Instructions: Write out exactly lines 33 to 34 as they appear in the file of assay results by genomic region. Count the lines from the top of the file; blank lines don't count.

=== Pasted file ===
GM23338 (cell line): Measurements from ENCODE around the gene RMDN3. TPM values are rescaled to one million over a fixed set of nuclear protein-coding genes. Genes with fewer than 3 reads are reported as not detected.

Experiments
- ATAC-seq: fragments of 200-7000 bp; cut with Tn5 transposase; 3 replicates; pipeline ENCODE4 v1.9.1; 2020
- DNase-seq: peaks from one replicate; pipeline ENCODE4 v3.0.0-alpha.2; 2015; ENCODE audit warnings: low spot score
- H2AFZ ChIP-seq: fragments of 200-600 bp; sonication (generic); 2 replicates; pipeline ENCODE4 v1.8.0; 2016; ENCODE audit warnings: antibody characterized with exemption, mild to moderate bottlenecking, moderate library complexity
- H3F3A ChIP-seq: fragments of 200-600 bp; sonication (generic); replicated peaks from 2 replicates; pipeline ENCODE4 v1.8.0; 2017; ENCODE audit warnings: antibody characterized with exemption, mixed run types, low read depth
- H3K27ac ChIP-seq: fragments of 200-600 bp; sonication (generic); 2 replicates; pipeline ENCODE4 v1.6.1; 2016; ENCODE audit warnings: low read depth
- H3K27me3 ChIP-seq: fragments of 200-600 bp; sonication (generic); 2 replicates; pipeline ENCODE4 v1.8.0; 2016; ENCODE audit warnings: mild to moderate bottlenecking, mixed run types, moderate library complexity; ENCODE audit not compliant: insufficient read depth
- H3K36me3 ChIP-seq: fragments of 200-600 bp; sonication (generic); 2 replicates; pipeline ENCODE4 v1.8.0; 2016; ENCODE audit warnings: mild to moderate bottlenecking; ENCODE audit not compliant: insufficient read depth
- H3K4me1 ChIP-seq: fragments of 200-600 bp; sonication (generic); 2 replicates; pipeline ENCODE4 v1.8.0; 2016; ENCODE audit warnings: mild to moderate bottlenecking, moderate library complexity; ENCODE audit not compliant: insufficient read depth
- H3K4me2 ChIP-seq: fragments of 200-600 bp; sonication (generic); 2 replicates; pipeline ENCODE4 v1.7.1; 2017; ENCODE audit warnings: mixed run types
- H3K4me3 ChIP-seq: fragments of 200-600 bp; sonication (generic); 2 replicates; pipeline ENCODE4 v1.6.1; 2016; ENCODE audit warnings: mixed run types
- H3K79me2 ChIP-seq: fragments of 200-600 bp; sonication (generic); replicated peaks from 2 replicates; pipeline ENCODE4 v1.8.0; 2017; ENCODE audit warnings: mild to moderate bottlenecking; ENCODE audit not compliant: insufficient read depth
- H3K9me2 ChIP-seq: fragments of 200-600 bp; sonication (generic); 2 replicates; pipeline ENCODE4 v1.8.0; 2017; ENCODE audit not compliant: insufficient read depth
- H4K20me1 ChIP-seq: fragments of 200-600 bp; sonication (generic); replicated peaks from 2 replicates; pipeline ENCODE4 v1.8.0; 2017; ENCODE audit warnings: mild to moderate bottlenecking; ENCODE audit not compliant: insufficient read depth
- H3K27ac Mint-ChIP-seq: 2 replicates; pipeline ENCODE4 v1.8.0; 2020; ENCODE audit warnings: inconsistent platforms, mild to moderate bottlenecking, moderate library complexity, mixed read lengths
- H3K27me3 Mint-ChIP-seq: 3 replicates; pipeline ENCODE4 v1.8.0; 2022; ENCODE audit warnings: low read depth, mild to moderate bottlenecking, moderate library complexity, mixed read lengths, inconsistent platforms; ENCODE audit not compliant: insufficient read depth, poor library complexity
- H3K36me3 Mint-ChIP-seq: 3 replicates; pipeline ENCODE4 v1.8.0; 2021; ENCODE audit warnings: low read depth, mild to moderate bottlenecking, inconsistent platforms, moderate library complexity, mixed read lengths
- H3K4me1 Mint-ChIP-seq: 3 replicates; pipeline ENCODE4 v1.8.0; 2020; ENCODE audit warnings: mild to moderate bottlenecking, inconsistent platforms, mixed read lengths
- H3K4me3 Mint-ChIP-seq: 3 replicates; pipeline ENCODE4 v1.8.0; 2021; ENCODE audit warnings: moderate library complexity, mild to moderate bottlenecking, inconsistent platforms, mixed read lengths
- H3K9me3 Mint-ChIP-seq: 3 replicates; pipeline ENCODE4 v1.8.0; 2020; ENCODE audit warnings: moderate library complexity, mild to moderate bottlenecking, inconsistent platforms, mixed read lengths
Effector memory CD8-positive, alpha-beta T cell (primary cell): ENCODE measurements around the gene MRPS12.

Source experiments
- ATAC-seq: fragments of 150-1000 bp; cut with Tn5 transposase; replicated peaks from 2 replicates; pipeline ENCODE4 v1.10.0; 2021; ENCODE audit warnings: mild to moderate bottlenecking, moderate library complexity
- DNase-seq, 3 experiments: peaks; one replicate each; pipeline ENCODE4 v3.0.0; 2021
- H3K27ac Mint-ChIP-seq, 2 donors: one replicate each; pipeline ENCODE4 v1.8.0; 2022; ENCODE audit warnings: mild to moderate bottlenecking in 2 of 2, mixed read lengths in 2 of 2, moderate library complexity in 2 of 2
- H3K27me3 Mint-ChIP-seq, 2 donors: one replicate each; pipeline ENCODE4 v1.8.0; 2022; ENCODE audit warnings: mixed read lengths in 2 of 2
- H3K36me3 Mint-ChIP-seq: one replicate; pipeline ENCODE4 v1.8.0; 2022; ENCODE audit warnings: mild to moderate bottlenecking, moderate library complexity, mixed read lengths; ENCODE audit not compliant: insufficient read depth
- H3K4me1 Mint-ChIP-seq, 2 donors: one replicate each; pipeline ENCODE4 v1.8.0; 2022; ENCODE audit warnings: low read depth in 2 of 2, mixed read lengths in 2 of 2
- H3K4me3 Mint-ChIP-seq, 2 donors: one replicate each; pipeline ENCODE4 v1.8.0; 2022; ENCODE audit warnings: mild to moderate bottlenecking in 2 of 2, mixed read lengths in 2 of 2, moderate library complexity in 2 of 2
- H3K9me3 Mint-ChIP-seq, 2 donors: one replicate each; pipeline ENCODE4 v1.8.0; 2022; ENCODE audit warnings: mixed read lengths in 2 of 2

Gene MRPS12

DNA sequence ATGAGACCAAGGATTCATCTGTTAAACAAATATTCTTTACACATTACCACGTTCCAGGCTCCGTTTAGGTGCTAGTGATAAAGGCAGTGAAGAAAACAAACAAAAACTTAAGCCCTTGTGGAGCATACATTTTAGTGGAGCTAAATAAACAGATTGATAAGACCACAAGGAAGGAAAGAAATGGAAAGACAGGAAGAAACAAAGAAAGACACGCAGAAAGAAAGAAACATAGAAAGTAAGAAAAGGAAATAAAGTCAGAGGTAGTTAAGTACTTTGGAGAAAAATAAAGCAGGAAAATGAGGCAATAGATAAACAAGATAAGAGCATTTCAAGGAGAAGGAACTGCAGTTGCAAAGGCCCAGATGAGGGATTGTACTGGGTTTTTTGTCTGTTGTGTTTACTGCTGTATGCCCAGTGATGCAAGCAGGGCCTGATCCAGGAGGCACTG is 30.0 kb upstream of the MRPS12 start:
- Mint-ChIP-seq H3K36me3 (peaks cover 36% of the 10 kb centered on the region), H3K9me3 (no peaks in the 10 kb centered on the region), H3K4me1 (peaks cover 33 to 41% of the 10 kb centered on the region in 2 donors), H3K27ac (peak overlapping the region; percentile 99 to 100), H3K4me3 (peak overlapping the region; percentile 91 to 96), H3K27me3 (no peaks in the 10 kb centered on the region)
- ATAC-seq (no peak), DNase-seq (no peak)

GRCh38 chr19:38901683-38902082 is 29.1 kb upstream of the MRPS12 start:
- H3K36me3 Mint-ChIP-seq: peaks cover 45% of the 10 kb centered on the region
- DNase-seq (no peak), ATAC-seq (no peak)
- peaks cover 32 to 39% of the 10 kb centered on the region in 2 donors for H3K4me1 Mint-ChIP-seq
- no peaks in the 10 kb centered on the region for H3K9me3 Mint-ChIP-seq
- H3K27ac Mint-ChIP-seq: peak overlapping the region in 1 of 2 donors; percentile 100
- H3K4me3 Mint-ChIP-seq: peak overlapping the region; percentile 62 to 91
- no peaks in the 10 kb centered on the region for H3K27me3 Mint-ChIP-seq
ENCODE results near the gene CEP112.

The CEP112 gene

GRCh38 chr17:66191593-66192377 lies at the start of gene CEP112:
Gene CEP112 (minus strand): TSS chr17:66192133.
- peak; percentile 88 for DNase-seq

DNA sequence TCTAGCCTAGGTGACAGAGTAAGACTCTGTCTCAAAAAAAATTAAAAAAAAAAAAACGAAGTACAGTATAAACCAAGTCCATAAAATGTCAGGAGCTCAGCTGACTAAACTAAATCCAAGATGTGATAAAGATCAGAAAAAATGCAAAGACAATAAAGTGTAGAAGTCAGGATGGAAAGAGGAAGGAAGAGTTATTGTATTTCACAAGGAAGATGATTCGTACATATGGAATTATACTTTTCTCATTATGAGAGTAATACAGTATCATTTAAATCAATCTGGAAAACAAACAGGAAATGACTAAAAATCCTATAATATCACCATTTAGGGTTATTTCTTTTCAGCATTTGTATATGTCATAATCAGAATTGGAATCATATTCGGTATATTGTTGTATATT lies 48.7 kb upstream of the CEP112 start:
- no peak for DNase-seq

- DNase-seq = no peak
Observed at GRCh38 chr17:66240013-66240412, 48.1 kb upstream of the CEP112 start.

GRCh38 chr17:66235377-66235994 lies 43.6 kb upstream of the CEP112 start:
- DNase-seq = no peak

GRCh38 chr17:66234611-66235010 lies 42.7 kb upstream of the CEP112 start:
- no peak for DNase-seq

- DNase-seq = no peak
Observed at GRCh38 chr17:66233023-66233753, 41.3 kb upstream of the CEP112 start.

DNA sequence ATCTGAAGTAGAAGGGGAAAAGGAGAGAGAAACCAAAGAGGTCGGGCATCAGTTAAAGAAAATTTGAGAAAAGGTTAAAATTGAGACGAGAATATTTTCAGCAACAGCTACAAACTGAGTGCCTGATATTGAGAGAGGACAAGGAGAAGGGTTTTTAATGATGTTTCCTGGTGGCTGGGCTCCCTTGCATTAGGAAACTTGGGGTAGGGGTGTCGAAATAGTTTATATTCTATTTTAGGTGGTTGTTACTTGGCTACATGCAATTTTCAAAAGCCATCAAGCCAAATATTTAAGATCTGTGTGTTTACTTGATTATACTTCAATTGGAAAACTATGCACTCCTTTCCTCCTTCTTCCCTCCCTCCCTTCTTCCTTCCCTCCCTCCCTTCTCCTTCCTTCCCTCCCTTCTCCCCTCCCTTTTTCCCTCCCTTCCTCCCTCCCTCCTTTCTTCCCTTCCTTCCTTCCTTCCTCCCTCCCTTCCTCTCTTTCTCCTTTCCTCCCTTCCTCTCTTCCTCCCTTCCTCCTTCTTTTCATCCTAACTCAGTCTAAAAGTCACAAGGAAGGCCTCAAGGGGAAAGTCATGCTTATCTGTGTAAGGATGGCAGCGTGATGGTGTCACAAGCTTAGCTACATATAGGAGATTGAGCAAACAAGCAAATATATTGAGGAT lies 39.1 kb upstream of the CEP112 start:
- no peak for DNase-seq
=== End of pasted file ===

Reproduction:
DNA sequence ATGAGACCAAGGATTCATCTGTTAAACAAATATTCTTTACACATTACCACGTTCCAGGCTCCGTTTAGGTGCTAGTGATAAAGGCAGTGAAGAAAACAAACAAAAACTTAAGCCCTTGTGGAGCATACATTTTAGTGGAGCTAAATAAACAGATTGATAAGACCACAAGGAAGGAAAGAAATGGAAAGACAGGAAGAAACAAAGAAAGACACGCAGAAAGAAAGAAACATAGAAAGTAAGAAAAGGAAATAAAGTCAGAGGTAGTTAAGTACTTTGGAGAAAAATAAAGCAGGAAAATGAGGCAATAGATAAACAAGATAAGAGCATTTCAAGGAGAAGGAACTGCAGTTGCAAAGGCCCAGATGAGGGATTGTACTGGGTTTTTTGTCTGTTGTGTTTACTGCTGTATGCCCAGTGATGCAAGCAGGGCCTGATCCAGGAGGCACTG is 30.0 kb upstream of the MRPS12 start:
- Mint-ChIP-seq H3K36me3 (peaks cover 36% of the 10 kb centered on the region), H3K9me3 (no peaks in the 10 kb centered on the region), H3K4me1 (peaks cover 33 to 41% of the 10 kb centered on the region in 2 donors), H3K27ac (peak overlapping the region; percentile 99 to 100), H3K4me3 (peak overlapping the region; percentile 91 to 96), H3K27me3 (no peaks in the 10 kb centered on the region)